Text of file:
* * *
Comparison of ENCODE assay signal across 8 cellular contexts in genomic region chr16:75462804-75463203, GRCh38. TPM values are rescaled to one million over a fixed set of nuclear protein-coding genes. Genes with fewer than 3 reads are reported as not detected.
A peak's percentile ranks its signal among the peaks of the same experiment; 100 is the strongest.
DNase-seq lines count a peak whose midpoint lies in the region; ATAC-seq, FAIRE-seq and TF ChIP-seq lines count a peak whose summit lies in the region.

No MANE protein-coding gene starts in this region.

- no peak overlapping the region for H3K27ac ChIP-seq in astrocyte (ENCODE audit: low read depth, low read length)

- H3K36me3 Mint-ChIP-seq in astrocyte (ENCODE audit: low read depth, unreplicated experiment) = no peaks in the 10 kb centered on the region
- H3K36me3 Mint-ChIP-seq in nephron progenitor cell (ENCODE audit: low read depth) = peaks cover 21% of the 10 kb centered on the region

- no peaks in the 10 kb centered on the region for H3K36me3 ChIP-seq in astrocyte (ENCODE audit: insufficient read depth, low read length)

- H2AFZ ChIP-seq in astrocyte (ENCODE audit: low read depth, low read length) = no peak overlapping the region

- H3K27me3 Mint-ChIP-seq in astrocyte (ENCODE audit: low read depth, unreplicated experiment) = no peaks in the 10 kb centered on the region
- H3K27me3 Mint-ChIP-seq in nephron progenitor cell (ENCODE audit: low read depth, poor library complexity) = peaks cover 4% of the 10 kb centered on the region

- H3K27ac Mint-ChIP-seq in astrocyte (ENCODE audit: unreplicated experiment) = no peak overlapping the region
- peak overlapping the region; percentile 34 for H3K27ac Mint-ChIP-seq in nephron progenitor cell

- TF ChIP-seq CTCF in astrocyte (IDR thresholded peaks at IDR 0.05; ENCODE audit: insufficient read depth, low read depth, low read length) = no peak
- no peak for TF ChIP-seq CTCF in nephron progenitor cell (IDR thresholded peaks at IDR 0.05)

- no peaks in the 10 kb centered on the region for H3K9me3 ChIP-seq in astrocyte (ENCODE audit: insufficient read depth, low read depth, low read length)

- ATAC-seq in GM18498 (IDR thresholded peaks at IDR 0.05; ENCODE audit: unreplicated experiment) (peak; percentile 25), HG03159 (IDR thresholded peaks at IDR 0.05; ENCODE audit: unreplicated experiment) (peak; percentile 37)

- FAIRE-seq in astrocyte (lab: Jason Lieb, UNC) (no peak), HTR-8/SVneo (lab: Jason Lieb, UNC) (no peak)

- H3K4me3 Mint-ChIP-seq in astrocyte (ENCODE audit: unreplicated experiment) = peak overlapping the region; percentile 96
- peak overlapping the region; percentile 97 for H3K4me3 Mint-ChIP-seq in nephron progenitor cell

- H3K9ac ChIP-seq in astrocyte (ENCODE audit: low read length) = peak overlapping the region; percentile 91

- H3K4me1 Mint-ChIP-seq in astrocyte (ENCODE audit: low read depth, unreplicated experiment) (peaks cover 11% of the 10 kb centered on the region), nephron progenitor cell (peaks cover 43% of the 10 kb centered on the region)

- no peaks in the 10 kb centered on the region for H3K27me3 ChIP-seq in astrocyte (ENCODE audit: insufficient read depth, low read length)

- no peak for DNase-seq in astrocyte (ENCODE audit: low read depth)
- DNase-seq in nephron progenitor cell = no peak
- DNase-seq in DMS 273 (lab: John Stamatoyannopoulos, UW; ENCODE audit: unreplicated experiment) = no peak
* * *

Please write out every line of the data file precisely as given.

Comparison of ENCODE assay signal across 8 cellular contexts in genomic region chr16:75462804-75463203, GRCh38. TPM values are rescaled to one million over a fixed set of nuclear protein-coding genes. Genes with fewer than 3 reads are reported as not detected.
A peak's percentile ranks its signal among the peaks of the same experiment; 100 is the strongest.
DNase-seq lines count a peak whose midpoint lies in the region; ATAC-seq, FAIRE-seq and TF ChIP-seq lines count a peak whose summit lies in the region.

No MANE protein-coding gene starts in this region.

- no peak overlapping the region for H3K27ac ChIP-seq in astrocyte (ENCODE audit: low read depth, low read length)

- H3K36me3 Mint-ChIP-seq in astrocyte (ENCODE audit: low read depth, unreplicated experiment) = no peaks in the 10 kb centered on the region
- H3K36me3 Mint-ChIP-seq in nephron progenitor cell (ENCODE audit: low read depth) = peaks cover 21% of the 10 kb centered on the region

- no peaks in the 10 kb centered on the region for H3K36me3 ChIP-seq in astrocyte (ENCODE audit: insufficient read depth, low read length)

- H2AFZ ChIP-seq in astrocyte (ENCODE audit: low read depth, low read length) = no peak overlapping the region

- H3K27me3 Mint-ChIP-seq in astrocyte (ENCODE audit: low read depth, unreplicated experiment) = no peaks in the 10 kb centered on the region
- H3K27me3 Mint-ChIP-seq in nephron progenitor cell (ENCODE audit: low read depth, poor library complexity) = peaks cover 4% of the 10 kb centered on the region

- H3K27ac Mint-ChIP-seq in astrocyte (ENCODE audit: unreplicated experiment) = no peak overlapping the region
- peak overlapping the region; percentile 34 for H3K27ac Mint-ChIP-seq in nephron progenitor cell

- TF ChIP-seq CTCF in astrocyte (IDR thresholded peaks at IDR 0.05; ENCODE audit: insufficient read depth, low read depth, low read length) = no peak
- no peak for TF ChIP-seq CTCF in nephron progenitor cell (IDR thresholded peaks at IDR 0.05)

- no peaks in the 10 kb centered on the region for H3K9me3 ChIP-seq in astrocyte (ENCODE audit: insufficient read depth, low read depth, low read length)

- ATAC-seq in GM18498 (IDR thresholded peaks at IDR 0.05; ENCODE audit: unreplicated experiment) (peak; percentile 25), HG03159 (IDR thresholded peaks at IDR 0.05; ENCODE audit: unreplicated experiment) (peak; percentile 37)

- FAIRE-seq in astrocyte (lab: Jason Lieb, UNC) (no peak), HTR-8/SVneo (lab: Jason Lieb, UNC) (no peak)

- H3K4me3 Mint-ChIP-seq in astrocyte (ENCODE audit: unreplicated experiment) = peak overlapping the region; percentile 96
- peak overlapping the region; percentile 97 for H3K4me3 Mint-ChIP-seq in nephron progenitor cell

- H3K9ac ChIP-seq in astrocyte (ENCODE audit: low read length) = peak overlapping the region; percentile 91

- H3K4me1 Mint-ChIP-seq in astrocyte (ENCODE audit: low read depth, unreplicated experiment) (peaks cover 11% of the 10 kb centered on the region), nephron progenitor cell (peaks cover 43% of the 10 kb centered on the region)

- no peaks in the 10 kb centered on the region for H3K27me3 ChIP-seq in astrocyte (ENCODE audit: insufficient read depth, low read length)

- no peak for DNase-seq in astrocyte (ENCODE audit: low read depth)
- DNase-seq in nephron progenitor cell = no peak
- DNase-seq in DMS 273 (lab: John Stamatoyannopoulos, UW; ENCODE audit: unreplicated experiment) = no peak